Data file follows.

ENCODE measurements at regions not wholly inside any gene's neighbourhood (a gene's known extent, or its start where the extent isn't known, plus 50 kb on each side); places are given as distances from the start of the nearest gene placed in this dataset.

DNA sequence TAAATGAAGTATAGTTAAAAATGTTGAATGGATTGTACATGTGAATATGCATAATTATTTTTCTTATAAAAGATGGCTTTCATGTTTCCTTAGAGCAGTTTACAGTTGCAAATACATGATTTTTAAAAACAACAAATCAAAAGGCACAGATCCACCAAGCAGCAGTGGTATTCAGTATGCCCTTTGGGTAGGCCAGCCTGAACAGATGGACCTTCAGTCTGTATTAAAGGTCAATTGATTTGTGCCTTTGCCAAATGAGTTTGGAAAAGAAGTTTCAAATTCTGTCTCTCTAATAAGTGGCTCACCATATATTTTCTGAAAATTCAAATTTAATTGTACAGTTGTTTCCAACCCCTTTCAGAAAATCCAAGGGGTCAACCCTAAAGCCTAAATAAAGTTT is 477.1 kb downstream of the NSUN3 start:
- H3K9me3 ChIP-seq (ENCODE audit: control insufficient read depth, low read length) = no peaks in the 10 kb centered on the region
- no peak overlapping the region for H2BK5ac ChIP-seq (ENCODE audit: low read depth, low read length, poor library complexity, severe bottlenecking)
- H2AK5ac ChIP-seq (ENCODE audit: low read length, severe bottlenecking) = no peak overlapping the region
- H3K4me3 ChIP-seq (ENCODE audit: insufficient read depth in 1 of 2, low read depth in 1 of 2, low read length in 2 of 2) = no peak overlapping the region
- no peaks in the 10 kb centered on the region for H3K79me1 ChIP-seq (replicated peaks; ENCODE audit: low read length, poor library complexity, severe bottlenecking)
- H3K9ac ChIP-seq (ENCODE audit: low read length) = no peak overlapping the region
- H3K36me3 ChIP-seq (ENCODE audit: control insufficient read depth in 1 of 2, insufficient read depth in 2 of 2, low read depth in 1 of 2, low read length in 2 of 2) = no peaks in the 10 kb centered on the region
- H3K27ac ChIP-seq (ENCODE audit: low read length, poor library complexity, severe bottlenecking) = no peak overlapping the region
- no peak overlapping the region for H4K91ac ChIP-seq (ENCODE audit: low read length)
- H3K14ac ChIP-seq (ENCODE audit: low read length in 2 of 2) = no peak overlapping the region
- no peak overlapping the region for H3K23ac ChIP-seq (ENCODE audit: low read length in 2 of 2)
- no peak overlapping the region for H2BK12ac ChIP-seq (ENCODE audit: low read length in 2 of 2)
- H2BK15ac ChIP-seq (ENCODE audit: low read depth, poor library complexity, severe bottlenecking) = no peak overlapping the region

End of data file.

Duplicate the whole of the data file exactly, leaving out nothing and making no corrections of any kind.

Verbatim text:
ENCODE measurements at regions not wholly inside any gene's neighbourhood (a gene's known extent, or its start where the extent isn't known, plus 50 kb on each side); places are given as distances from the start of the nearest gene placed in this dataset.

DNA sequence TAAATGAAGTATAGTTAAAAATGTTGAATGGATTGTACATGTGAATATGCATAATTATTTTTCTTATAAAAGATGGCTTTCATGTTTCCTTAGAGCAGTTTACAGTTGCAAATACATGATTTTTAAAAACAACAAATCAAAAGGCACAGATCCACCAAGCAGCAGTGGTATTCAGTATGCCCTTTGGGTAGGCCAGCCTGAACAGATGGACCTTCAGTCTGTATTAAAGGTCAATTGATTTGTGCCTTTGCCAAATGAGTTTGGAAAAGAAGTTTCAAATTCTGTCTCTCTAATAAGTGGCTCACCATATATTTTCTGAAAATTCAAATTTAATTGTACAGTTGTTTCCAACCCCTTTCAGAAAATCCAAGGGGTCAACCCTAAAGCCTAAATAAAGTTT is 477.1 kb downstream of the NSUN3 start:
- H3K9me3 ChIP-seq (ENCODE audit: control insufficient read depth, low read length) = no peaks in the 10 kb centered on the region
- no peak overlapping the region for H2BK5ac ChIP-seq (ENCODE audit: low read depth, low read length, poor library complexity, severe bottlenecking)
- H2AK5ac ChIP-seq (ENCODE audit: low read length, severe bottlenecking) = no peak overlapping the region
- H3K4me3 ChIP-seq (ENCODE audit: insufficient read depth in 1 of 2, low read depth in 1 of 2, low read length in 2 of 2) = no peak overlapping the region
- no peaks in the 10 kb centered on the region for H3K79me1 ChIP-seq (replicated peaks; ENCODE audit: low read length, poor library complexity, severe bottlenecking)
- H3K9ac ChIP-seq (ENCODE audit: low read length) = no peak overlapping the region
- H3K36me3 ChIP-seq (ENCODE audit: control insufficient read depth in 1 of 2, insufficient read depth in 2 of 2, low read depth in 1 of 2, low read length in 2 of 2) = no peaks in the 10 kb centered on the region
- H3K27ac ChIP-seq (ENCODE audit: low read length, poor library complexity, severe bottlenecking) = no peak overlapping the region
- no peak overlapping the region for H4K91ac ChIP-seq (ENCODE audit: low read length)
- H3K14ac ChIP-seq (ENCODE audit: low read length in 2 of 2) = no peak overlapping the region
- no peak overlapping the region for H3K23ac ChIP-seq (ENCODE audit: low read length in 2 of 2)
- no peak overlapping the region for H2BK12ac ChIP-seq (ENCODE audit: low read length in 2 of 2)
- H2BK15ac ChIP-seq (ENCODE audit: low read depth, poor library complexity, severe bottlenecking) = no peak overlapping the region